The US military has been employing anthropologists in Iraq and Afghanistan to help troops work more effectively with locals. The results have been so promising they've just launched a $40 million program to embed social scientists with all 26 combat brigades. But the response back home has been ugly, with academics accusing their colleagues of compromising their integrity, and threatening to throw them out of their professional society, reports Time.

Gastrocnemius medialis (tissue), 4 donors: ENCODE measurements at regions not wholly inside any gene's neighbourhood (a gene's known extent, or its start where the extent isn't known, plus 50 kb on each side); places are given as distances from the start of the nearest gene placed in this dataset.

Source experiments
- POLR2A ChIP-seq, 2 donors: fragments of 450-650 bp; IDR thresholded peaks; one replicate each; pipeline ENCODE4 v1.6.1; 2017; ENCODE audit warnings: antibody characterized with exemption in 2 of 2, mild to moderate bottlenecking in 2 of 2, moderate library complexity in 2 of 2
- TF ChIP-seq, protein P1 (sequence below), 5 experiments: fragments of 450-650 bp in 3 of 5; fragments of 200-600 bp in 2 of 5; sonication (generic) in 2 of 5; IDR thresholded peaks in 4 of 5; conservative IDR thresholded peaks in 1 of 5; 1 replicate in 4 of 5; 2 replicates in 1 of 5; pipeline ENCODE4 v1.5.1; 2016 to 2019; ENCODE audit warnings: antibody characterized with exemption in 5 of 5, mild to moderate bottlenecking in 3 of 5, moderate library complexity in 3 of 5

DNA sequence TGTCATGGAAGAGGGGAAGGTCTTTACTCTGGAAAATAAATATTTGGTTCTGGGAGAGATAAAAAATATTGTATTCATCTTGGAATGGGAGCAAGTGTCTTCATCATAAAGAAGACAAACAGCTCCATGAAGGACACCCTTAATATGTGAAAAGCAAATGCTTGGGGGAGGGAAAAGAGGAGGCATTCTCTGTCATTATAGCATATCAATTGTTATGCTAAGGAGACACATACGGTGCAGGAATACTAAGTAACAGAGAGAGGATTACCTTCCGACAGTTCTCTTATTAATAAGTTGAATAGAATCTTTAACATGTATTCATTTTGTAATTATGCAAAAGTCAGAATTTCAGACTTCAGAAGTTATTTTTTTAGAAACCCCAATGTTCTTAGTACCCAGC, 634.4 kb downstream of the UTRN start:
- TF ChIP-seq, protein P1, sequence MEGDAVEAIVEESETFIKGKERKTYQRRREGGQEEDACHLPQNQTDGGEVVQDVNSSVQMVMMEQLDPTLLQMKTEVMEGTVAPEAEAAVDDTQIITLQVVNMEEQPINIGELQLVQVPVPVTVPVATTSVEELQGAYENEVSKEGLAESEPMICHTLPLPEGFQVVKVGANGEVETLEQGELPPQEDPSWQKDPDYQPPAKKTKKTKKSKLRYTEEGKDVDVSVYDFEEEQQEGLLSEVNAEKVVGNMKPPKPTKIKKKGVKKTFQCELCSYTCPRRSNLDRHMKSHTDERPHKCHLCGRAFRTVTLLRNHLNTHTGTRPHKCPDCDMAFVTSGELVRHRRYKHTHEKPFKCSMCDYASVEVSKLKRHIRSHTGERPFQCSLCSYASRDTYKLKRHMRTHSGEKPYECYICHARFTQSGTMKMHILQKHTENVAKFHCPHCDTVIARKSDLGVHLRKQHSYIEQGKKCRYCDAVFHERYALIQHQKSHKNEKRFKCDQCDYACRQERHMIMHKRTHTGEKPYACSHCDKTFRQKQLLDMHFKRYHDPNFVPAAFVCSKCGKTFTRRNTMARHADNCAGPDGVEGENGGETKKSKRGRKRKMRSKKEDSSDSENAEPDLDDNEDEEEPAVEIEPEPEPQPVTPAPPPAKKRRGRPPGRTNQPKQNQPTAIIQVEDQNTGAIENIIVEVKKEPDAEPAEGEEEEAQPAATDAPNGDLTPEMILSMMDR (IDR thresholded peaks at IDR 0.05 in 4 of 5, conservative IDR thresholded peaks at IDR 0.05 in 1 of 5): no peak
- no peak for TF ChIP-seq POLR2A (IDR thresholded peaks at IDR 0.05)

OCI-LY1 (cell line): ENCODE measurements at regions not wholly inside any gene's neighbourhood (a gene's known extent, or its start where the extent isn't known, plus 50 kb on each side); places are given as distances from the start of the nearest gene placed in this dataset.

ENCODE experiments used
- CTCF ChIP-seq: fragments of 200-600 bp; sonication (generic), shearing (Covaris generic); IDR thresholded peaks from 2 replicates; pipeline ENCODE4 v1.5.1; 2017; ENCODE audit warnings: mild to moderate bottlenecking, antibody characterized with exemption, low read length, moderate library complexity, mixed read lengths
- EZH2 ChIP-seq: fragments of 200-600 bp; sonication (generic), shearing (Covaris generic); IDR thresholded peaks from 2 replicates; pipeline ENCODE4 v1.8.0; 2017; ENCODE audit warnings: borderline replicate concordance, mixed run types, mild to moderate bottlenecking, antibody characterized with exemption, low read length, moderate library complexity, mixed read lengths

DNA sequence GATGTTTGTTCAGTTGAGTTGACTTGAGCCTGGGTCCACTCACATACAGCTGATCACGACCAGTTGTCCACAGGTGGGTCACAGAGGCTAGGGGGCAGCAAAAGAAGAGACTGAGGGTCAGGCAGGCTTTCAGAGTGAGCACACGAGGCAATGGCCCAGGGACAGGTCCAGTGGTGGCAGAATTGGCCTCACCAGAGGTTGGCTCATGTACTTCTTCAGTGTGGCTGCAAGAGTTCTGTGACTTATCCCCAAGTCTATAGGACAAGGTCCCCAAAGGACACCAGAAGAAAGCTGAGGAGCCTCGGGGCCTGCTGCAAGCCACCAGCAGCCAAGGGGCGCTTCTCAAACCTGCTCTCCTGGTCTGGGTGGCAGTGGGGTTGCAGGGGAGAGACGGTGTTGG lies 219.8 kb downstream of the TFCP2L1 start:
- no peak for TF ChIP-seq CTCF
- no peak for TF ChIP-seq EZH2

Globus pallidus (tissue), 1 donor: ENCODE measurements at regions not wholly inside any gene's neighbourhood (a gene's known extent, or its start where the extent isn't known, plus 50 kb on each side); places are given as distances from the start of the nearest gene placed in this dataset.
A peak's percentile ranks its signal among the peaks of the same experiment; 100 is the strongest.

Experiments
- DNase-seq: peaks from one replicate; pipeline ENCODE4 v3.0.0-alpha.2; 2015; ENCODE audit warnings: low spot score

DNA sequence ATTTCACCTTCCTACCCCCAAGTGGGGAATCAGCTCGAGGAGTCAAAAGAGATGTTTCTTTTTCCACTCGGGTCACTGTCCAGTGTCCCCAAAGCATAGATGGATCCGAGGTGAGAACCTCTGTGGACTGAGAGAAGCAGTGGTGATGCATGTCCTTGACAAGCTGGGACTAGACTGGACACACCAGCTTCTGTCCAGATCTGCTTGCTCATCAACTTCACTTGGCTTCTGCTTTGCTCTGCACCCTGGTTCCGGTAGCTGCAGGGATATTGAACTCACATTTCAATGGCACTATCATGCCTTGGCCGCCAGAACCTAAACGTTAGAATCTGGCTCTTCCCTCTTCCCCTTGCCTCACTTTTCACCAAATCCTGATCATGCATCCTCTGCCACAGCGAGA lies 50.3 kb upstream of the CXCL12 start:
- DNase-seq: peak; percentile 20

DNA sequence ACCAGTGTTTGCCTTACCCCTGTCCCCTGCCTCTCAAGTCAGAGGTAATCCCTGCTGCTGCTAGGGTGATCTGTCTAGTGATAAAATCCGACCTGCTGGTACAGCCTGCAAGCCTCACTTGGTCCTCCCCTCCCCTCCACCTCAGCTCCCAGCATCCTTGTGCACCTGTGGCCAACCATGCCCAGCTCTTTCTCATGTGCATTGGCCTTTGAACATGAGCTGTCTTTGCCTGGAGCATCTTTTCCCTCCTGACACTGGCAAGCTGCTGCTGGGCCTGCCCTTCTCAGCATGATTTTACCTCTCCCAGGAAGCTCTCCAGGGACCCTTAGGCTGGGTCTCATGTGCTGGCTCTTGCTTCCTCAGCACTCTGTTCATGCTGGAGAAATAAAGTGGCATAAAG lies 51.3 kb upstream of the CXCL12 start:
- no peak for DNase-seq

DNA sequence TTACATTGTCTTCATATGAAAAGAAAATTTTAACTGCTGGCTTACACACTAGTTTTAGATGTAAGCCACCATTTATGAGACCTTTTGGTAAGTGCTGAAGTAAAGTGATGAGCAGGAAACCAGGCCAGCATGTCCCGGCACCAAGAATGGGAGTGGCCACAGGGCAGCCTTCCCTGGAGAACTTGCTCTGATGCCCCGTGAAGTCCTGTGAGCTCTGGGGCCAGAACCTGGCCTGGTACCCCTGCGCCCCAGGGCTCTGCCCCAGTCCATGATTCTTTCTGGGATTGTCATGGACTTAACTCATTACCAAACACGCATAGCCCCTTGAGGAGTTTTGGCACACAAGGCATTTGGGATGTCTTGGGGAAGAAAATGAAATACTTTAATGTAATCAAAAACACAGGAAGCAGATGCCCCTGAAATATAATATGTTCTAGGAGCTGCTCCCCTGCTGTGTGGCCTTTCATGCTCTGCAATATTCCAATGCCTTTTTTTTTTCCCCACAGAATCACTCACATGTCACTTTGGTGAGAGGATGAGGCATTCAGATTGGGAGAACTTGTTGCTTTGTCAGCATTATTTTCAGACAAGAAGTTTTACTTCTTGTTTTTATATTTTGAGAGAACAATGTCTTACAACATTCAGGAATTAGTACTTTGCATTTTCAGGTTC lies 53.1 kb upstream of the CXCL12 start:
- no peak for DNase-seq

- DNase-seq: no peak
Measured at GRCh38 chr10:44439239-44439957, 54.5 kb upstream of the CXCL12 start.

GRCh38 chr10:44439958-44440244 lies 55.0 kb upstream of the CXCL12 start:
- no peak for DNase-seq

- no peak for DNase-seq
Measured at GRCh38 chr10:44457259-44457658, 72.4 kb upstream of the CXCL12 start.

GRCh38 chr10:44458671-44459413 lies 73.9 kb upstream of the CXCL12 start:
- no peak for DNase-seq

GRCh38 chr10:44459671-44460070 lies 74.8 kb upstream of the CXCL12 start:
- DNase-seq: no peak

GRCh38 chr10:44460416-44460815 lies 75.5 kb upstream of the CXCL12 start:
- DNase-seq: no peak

At a rancorous recent meeting of the anthropologists' association, some were attacked for abetting violent counter-insurgencies, and called "torture-deniers" and "war criminals," Time notes. A Navy expert defends the program as anthropologizing the military, not militarizing anthropology. But it’s difficult “to be loyal to two communities,” admits another.